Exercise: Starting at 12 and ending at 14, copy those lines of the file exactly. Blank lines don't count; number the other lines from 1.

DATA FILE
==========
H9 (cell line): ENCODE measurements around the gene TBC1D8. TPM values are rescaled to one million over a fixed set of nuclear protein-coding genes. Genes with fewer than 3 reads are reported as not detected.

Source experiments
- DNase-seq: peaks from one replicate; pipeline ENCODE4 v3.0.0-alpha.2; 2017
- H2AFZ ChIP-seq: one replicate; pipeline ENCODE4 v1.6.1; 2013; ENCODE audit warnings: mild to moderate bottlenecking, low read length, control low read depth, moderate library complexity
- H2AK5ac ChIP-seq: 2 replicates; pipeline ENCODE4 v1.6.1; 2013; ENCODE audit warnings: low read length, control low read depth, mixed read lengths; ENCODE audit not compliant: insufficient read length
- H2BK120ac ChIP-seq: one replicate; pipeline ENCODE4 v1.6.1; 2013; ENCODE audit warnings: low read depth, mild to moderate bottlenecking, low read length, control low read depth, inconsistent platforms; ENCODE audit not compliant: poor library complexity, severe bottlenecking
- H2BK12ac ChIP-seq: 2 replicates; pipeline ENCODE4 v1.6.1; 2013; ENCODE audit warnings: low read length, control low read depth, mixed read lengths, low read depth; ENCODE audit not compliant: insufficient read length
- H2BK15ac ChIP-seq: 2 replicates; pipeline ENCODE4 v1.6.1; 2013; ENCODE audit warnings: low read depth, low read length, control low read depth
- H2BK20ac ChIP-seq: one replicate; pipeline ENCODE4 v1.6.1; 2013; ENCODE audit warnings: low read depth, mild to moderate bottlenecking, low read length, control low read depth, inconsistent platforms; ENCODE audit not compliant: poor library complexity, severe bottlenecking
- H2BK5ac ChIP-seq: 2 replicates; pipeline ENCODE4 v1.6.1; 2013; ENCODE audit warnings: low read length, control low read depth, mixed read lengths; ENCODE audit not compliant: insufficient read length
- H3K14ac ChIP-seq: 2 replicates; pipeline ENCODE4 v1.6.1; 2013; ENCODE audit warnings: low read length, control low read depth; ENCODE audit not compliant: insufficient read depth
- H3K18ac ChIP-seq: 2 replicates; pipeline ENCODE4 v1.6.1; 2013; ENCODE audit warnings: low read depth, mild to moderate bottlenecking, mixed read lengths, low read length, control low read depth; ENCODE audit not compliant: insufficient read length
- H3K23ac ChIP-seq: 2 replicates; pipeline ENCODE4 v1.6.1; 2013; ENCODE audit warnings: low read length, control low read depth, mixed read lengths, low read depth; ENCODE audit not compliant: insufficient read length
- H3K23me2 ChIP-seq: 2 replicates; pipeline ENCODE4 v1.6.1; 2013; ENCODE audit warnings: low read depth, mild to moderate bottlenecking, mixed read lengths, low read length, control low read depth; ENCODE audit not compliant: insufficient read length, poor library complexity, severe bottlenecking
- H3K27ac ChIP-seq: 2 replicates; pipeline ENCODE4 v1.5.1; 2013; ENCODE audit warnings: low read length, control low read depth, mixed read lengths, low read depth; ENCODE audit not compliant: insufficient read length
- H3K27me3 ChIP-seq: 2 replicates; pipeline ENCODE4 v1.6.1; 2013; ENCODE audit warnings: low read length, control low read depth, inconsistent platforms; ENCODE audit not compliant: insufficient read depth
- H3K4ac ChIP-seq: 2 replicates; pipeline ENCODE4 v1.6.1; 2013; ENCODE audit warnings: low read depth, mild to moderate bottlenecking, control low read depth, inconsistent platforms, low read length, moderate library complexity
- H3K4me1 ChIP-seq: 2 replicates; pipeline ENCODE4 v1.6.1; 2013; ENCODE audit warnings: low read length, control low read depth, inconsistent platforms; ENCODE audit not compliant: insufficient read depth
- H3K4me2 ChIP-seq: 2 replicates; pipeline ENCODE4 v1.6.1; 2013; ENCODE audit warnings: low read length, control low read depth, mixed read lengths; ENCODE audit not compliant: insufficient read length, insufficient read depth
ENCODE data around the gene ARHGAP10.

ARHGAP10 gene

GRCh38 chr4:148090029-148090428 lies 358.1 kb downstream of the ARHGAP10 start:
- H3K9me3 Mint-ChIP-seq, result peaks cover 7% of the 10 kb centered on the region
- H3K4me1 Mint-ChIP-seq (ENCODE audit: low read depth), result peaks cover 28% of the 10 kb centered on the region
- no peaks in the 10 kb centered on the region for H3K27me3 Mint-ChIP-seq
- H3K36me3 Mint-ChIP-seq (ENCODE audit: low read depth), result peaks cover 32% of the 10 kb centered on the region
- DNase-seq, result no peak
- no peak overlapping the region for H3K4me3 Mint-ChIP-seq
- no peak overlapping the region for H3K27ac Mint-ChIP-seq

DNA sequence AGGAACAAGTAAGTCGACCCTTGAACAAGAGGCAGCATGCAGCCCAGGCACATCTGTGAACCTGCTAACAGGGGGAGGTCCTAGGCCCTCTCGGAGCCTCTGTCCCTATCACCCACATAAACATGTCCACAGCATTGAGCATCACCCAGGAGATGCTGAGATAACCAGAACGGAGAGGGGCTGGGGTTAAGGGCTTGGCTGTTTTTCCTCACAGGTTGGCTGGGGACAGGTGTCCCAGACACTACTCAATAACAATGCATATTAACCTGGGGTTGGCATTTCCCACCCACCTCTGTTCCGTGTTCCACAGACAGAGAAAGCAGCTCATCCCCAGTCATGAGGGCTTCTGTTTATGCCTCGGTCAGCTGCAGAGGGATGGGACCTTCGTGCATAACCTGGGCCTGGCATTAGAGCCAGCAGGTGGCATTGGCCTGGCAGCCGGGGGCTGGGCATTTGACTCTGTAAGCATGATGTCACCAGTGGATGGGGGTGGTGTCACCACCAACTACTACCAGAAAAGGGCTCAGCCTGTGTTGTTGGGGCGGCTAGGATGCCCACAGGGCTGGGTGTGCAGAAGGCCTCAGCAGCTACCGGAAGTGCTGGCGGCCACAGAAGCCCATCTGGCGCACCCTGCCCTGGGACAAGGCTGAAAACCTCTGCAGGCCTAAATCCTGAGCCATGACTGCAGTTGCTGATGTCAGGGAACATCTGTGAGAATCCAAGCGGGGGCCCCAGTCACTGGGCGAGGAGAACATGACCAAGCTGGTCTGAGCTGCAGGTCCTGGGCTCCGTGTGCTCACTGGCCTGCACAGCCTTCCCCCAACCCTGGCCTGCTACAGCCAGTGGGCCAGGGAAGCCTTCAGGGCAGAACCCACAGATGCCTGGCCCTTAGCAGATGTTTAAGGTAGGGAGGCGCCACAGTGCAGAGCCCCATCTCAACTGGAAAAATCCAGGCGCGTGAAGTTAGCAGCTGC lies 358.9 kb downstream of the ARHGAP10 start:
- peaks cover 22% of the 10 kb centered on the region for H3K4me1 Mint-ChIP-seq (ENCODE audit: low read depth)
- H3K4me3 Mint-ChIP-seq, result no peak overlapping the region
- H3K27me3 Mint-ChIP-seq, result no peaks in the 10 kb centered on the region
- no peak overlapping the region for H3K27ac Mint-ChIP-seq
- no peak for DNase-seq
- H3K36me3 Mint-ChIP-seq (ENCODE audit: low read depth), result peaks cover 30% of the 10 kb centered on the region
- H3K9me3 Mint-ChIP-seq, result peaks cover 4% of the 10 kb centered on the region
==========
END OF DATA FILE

- H3K18ac ChIP-seq: 2 replicates; pipeline ENCODE4 v1.6.1; 2013; ENCODE audit warnings: low read depth, mild to moderate bottlenecking, mixed read lengths, low read length, control low read depth; ENCODE audit not compliant: insufficient read length
- H3K23ac ChIP-seq: 2 replicates; pipeline ENCODE4 v1.6.1; 2013; ENCODE audit warnings: low read length, control low read depth, mixed read lengths, low read depth; ENCODE audit not compliant: insufficient read length
- H3K23me2 ChIP-seq: 2 replicates; pipeline ENCODE4 v1.6.1; 2013; ENCODE audit warnings: low read depth, mild to moderate bottlenecking, mixed read lengths, low read length, control low read depth; ENCODE audit not compliant: insufficient read length, poor library complexity, severe bottlenecking